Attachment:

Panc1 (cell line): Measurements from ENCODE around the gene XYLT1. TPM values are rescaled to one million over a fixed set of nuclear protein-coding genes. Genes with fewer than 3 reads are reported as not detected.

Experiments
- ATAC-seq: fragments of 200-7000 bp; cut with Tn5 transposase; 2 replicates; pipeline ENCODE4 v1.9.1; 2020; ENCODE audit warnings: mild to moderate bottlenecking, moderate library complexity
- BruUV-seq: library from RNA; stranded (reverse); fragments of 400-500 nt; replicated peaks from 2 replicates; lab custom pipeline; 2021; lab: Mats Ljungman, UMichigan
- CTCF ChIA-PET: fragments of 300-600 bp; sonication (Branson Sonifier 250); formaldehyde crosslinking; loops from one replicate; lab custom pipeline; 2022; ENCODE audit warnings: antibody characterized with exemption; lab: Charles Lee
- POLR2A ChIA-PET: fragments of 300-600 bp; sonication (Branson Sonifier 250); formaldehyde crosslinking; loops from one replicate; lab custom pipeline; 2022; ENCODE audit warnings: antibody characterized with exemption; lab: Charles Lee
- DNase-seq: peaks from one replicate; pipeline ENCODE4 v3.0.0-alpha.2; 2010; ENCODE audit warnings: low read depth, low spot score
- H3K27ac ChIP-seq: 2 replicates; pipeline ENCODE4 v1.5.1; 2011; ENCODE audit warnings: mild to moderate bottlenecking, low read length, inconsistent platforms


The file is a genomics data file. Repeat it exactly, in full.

Panc1 (cell line): Measurements from ENCODE around the gene XYLT1. TPM values are rescaled to one million over a fixed set of nuclear protein-coding genes. Genes with fewer than 3 reads are reported as not detected.

Experiments
- ATAC-seq: fragments of 200-7000 bp; cut with Tn5 transposase; 2 replicates; pipeline ENCODE4 v1.9.1; 2020; ENCODE audit warnings: mild to moderate bottlenecking, moderate library complexity
- BruUV-seq: library from RNA; stranded (reverse); fragments of 400-500 nt; replicated peaks from 2 replicates; lab custom pipeline; 2021; lab: Mats Ljungman, UMichigan
- CTCF ChIA-PET: fragments of 300-600 bp; sonication (Branson Sonifier 250); formaldehyde crosslinking; loops from one replicate; lab custom pipeline; 2022; ENCODE audit warnings: antibody characterized with exemption; lab: Charles Lee
- POLR2A ChIA-PET: fragments of 300-600 bp; sonication (Branson Sonifier 250); formaldehyde crosslinking; loops from one replicate; lab custom pipeline; 2022; ENCODE audit warnings: antibody characterized with exemption; lab: Charles Lee
- DNase-seq: peaks from one replicate; pipeline ENCODE4 v3.0.0-alpha.2; 2010; ENCODE audit warnings: low read depth, low spot score
- H3K27ac ChIP-seq: 2 replicates; pipeline ENCODE4 v1.5.1; 2011; ENCODE audit warnings: mild to moderate bottlenecking, low read length, inconsistent platforms